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Why Half of New Teachers Leave the Profession Before Year Five

Why Half of New Teachers Leave the Profession before Year Five

Researchers who examine educational issues estimate that almost half of teachers leave the profession before they reach their fifth year.  This is a startling statistic.  Can you imagine the state of the medical profession if half of the doctors starting in practices left the medical field before their fifth year?  It would be a disaster for patients under their care and for the profession in general.

New teachers fleeing the classroom has a similar impact on the education profession.  Not only does their exodus impact kids, it sends a very bad message to the public that our public school system is in a state of disarray.  It makes for a public relations’ disaster giving the impression that the world’s most powerful country has a failing education system.

We must peel back the skin of the onion to examine the roots of this societal problem.  The public school teachers I have spoken with point to a myriad of reasons why they or their brethren have left including: a lack of building leadership and feeling unsupported by building leaders; a lack of appropriate professional development (Notice that professional development alone isn’t mentioned.  There is plenty of professional development happening.  It just so happens most of it isn’t highly relevant to teachers’ needs.); schedule (New teachers are not given enough prep periods and often are given the largest classrooms filled with the most challenging students.  This is yet another reason to abolish or curtail the power of the teachers’ unions.); blame for all that’s wrong with the educational system (What teacher would want to remain in the profession if she felt society was blaming her for an entire system’s issues?); and, finally, pay (Some teachers have to take on additional employment, even during the school year, to make ends meet.  Do we really want our children’s teachers distracted by another job, because they are not making enough as teachers to provide for their families?).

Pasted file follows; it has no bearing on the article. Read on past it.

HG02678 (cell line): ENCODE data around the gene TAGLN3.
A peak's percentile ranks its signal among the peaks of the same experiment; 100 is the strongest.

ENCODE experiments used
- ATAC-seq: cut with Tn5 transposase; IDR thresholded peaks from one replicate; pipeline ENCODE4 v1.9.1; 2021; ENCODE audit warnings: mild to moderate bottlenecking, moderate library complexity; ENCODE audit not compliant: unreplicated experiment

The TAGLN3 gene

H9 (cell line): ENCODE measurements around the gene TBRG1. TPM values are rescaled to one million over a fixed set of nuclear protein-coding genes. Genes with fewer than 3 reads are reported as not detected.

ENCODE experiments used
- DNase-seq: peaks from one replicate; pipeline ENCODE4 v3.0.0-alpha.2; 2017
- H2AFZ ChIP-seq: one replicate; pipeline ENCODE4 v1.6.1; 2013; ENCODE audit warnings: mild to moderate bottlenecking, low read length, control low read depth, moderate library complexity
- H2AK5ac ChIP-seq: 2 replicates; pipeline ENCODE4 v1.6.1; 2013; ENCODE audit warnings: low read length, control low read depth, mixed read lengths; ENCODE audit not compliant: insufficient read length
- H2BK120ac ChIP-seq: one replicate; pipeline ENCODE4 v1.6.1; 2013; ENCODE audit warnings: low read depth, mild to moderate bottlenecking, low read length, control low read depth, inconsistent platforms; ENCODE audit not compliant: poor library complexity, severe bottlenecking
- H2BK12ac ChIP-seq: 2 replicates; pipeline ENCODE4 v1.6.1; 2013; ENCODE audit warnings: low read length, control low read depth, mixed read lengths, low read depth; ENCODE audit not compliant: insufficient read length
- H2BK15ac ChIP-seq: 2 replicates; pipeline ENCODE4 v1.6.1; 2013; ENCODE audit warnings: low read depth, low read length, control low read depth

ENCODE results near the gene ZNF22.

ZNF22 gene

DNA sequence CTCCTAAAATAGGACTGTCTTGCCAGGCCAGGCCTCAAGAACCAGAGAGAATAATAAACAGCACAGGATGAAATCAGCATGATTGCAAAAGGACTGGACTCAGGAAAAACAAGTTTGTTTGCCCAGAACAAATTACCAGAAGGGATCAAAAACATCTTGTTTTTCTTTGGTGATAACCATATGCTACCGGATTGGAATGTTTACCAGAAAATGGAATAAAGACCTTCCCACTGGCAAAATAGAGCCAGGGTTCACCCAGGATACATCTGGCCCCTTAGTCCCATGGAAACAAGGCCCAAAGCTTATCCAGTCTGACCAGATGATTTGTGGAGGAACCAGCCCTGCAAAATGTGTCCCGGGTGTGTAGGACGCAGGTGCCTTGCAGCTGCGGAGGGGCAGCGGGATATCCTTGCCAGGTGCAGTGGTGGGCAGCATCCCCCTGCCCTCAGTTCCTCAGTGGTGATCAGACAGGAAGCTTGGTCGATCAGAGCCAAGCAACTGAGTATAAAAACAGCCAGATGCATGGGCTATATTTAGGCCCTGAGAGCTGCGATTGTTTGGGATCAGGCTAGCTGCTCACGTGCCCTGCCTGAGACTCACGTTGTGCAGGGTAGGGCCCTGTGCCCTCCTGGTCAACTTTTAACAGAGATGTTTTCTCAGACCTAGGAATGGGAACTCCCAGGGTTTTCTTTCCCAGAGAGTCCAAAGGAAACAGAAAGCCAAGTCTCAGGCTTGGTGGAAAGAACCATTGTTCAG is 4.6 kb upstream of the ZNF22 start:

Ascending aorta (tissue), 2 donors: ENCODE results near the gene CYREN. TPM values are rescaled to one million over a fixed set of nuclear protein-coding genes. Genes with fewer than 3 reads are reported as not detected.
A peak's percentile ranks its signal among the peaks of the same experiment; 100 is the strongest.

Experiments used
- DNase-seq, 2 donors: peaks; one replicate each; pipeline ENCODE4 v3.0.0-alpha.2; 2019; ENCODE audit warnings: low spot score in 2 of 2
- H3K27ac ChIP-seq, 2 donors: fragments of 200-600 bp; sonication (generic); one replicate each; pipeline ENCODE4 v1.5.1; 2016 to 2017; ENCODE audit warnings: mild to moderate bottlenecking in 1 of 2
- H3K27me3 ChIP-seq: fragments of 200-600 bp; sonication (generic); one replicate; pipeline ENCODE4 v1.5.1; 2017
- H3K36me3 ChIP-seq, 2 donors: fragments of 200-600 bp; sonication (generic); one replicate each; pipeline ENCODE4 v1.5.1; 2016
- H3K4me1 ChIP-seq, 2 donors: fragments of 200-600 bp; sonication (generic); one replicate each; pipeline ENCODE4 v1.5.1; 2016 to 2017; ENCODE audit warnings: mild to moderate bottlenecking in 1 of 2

Teachers leaving the workforce is a real issue and has dire implications for our children and for the nation as a whole.  Who is going to roll up their sleeves and do something about it?

John Alexander